Smiling Rocks is a direct-to-consumer social good company that sells beautiful lab-grown diamonds and donates 10% of each purchase to charity. Buyers can even choose which industries their charitable contributions support. Smiling Rocks reports that lab-grown diamonds are 100% identical to mined diamonds in terms of physical, chemical, and optical composition; but they cost about 40% less. All told, Smiling Rocks’ value proposition is that customers can get a bigger diamond that costs less, while at the same time supporting important social causes.
While Smiling Rocks was looking for help wrangling in a large number of small bugs scattered across the site, the opportunities for highest impact were on the product listings pages, among the most technically complex pages on the entire site.
Smiling Rocks sells hundreds of SKUs, creating a very complicated product hierarchy and the need for a complicated technical architecture. That makes the filters on the listings pages essential, since they allow customers to browse large collections based on key characteristics, such as carats, prices, styles, and more. The company organizes their fine jewelry into curated collections that make it easy to browse complementary pieces; however these collections vary widely in number of products, making it even more challenging to design a product listing page that excels at every scenario.
The listings page was sluggish, taking upwards of several seconds to load and reload after every interaction a user made. Worse, if a user clicked into a product and then went back to the listings page, the listing reloaded to the top with all of the view changes lost.
Additionally, due to the large size of their product catalog, Smiling Rocks populated their product images by directly exporting their high-resolution photography to the server with no intermediate processing. While it looks beautiful, loading these enormous images, even on a mobile connection, is unnecessary, leading to long load times and excess data usage.
Smiling Rocks asked Empower Ideas to help improve the site by concentrating on these essential opportunities.
Reviewing the results of a search engine audit, we found that large images and slow loading were two of the most impactful points against high SEO marks on Smiling Rocks. We decided to prioritize our on-the-fly image processing solution, which would serve dynamically resized images optimized for whatever screen size and connection speed a site visitor might be using. This would ensure, for example, that a small phone wouldn’t try to load a TV-sized HD image over a slow rural connection and would instead keep the site much snappier.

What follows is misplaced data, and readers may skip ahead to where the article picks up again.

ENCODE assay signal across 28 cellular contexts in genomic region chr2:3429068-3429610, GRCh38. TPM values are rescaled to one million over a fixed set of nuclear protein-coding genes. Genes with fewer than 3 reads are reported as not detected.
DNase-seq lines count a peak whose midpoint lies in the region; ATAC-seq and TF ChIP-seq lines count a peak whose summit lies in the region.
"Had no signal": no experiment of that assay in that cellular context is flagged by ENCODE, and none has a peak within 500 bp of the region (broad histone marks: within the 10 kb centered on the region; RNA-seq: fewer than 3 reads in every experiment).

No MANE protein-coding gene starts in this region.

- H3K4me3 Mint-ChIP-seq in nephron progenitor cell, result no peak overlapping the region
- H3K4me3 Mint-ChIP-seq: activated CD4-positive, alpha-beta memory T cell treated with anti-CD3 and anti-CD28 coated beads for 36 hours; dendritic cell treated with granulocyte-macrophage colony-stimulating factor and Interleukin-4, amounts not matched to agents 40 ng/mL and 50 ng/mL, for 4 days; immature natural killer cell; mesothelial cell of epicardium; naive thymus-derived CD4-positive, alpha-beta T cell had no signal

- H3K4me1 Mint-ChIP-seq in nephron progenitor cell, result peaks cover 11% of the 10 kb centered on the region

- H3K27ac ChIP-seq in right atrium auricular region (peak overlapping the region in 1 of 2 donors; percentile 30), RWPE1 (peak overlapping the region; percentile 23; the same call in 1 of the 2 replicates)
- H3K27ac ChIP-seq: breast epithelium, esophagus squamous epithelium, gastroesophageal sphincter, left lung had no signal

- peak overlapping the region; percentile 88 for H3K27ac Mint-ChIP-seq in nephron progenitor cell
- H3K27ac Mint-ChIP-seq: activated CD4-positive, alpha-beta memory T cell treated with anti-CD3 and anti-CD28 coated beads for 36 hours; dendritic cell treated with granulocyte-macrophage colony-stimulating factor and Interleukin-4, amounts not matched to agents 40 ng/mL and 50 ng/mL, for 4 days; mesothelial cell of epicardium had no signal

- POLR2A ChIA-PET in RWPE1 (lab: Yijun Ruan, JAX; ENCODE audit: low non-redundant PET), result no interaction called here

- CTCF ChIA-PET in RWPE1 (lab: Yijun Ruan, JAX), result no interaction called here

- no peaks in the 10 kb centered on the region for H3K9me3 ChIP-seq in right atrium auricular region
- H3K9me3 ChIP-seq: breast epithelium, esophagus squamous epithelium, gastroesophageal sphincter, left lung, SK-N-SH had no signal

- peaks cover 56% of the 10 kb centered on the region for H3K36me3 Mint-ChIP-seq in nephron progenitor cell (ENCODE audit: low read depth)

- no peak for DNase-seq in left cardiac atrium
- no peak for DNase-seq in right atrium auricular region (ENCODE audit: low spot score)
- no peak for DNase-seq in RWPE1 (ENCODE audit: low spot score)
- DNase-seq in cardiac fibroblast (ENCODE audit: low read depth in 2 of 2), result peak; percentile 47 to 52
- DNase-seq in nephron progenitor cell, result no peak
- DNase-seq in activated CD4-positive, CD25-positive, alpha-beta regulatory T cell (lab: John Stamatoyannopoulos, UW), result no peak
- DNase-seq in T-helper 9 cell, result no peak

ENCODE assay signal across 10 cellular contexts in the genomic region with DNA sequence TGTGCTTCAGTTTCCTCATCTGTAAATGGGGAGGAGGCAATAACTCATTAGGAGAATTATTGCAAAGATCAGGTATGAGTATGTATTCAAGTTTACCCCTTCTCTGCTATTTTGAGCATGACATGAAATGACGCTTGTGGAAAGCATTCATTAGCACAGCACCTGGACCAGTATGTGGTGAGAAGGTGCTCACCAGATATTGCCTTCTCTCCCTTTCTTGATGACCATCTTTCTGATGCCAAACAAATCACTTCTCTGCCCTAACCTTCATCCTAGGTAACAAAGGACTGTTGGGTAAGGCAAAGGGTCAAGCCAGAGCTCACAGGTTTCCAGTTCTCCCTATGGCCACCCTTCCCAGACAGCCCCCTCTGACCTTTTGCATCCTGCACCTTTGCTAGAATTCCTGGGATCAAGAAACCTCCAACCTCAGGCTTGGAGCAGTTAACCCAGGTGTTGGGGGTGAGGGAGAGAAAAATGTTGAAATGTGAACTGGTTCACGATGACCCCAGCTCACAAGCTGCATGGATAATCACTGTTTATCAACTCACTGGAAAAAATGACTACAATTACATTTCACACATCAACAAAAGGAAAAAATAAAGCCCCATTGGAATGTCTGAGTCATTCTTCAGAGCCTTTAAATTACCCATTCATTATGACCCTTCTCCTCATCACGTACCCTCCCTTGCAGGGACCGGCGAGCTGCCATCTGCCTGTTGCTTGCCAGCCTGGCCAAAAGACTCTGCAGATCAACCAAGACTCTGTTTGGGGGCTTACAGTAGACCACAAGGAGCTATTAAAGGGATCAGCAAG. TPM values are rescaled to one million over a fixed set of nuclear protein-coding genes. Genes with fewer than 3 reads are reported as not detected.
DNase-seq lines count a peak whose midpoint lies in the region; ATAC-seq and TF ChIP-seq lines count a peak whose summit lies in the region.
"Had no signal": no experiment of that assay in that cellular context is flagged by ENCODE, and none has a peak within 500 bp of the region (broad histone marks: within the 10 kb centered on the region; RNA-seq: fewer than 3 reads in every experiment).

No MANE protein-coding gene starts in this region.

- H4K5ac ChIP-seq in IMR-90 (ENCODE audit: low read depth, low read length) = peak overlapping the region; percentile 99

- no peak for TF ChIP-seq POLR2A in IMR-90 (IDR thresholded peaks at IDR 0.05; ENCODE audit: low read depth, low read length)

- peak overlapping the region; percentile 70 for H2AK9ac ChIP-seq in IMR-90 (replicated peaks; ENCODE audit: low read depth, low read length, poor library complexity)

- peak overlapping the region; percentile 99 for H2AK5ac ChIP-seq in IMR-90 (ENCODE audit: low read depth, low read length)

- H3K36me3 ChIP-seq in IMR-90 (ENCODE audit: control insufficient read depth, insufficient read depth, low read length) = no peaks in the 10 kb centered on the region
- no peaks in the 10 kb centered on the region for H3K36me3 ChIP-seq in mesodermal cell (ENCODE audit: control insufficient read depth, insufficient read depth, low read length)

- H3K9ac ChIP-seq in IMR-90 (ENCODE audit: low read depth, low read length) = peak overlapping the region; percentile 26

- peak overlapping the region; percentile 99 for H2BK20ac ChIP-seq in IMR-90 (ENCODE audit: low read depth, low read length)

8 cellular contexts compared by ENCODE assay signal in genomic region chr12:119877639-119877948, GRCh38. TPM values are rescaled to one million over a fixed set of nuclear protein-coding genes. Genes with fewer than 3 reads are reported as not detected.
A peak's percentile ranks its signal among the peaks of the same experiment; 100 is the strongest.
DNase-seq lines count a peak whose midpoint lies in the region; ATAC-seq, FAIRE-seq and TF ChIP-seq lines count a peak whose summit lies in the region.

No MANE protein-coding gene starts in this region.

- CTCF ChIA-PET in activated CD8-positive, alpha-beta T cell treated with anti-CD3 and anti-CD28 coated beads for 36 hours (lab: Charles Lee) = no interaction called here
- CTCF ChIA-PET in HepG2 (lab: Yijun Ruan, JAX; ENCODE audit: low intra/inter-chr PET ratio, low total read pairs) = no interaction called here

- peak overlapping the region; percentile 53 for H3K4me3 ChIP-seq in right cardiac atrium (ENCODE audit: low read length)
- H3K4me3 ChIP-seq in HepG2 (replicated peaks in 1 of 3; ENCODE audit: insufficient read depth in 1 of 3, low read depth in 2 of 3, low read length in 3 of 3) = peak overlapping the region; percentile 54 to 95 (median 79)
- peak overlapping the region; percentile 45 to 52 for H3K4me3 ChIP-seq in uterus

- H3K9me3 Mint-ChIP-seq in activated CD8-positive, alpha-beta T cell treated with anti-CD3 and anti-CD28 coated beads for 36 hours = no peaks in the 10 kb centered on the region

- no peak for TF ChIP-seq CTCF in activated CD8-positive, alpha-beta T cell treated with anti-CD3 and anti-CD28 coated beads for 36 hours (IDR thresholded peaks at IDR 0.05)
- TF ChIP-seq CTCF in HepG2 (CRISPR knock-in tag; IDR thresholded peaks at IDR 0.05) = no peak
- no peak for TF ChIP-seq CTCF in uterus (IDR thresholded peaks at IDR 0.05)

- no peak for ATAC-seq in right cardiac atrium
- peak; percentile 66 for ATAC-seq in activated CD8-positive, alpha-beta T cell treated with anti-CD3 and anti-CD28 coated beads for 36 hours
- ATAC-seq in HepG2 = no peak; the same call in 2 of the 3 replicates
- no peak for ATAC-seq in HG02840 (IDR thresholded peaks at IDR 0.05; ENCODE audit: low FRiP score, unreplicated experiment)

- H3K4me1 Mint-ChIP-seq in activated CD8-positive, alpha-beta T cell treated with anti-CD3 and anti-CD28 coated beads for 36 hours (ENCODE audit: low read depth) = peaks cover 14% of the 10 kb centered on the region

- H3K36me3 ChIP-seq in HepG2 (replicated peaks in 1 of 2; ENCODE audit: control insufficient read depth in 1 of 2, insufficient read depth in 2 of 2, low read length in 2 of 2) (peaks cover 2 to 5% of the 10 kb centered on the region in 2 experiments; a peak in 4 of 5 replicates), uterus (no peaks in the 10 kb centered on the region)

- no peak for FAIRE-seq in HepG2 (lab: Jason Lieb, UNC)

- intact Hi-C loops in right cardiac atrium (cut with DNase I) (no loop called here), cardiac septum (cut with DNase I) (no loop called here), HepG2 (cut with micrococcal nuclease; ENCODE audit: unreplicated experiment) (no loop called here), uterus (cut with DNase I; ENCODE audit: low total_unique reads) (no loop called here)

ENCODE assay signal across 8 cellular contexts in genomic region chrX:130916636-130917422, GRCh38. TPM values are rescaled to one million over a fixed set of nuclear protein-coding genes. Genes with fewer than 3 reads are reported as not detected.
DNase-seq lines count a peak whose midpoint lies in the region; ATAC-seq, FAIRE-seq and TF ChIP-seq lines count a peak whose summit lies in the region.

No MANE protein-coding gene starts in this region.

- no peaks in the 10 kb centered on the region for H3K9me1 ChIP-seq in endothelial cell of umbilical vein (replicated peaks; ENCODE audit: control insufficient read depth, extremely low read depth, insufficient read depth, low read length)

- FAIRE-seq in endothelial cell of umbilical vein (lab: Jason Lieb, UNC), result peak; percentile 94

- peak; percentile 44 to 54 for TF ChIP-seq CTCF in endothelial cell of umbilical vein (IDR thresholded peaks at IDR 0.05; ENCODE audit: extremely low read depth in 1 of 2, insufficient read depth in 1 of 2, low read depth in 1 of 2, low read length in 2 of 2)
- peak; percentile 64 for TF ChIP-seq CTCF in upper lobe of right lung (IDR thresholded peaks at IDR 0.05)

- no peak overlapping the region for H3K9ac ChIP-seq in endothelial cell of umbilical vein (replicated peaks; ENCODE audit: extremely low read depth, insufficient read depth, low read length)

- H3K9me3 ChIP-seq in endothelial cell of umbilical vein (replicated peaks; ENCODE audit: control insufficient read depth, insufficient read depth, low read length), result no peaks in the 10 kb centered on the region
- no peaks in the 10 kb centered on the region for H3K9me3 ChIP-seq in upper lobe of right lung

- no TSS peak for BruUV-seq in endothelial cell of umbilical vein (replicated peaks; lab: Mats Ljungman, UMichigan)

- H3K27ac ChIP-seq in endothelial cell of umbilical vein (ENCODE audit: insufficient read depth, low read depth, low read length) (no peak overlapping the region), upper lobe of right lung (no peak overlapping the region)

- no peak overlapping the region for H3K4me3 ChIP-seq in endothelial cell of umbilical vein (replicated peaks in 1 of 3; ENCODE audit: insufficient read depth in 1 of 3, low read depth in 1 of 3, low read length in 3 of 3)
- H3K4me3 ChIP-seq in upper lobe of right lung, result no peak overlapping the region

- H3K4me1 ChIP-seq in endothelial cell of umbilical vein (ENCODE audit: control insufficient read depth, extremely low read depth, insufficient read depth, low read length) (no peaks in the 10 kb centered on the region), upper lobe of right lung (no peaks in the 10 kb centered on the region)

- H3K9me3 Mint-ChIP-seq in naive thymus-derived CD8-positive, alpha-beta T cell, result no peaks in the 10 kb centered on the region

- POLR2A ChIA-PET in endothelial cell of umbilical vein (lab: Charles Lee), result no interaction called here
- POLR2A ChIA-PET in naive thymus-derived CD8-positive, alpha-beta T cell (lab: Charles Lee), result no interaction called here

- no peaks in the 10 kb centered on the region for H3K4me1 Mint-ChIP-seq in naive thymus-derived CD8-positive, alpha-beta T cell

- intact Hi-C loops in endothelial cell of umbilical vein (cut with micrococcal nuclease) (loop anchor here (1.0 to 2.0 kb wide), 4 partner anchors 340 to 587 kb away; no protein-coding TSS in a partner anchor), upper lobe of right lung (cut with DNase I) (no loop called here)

One challenge we ran into early on in this process was that Smiling Rocks was actually storing images on two different servers, depending on where on the site the image was being used. As a Shopify store, some basic product images were uploaded directly to Shopify’s servers, but most were on a third-party server, limiting our ability to use Shopify’s built-in image processing capabilities. Moving the images wasn’t an option, due to the sheer volume of images and the desire not to change Smiling Rocks’ existing photo upload workflow.
To work around this constraint and resolve this problem, we integrated a service called Cloudinary. Cloudinary handled the resource-intensive image processing, but we still had to configure and integrate it with Smiling Rocks’ applications and tweak the settings continuously to find the best balance of image size and quality for the Smiling Rocks site. Once completed, Cloudinary helped to ensure that all images loaded quickly and at an appropriate size.
We then turned our attention back to the product listings pages, which presented some frustrating user experiences at the beginning of our engagement.
We prototyped out several approaches to solving the problems, beginning with paginated listings pages. We had noticed that the listings pages showed (and loaded) all products that met the search parameters, which was not an optimal experience for very large collections, hence our consideration of pagination. We also prototyped a “load more” version, which would load an additional 30 products on the same page with each click. Then, we tested.
Smiling Rocks ultimately determined that they preferred the “load more” approach and we began to implement code improvements. We held all listing page customizations, including scroll position on the page, in memory, so that they could all be reloaded even if a user clicks away, such as to look at a product and then click back. We deferred loading as much of the page as possible to load in the background, which made the site feel snappier since it was responsive to the user more quickly even while still loading all of its complex properties. And once every element of the page was fully loaded in the background, the user was able to change characteristics and filters that took effect instantly, making the site feel more like a native app.
Although these updates were individually small, they added up greater than the sum of their individual parts. Our changes to the Smiling Rocks code helped to significantly advance the user experience, improve factors that lead to high search engine optimization, and maintain an existing backend workflow that performed well for the clients’ needs. All told, Empower Ideas helped Smiling Rocks’ diamonds shine even brighter.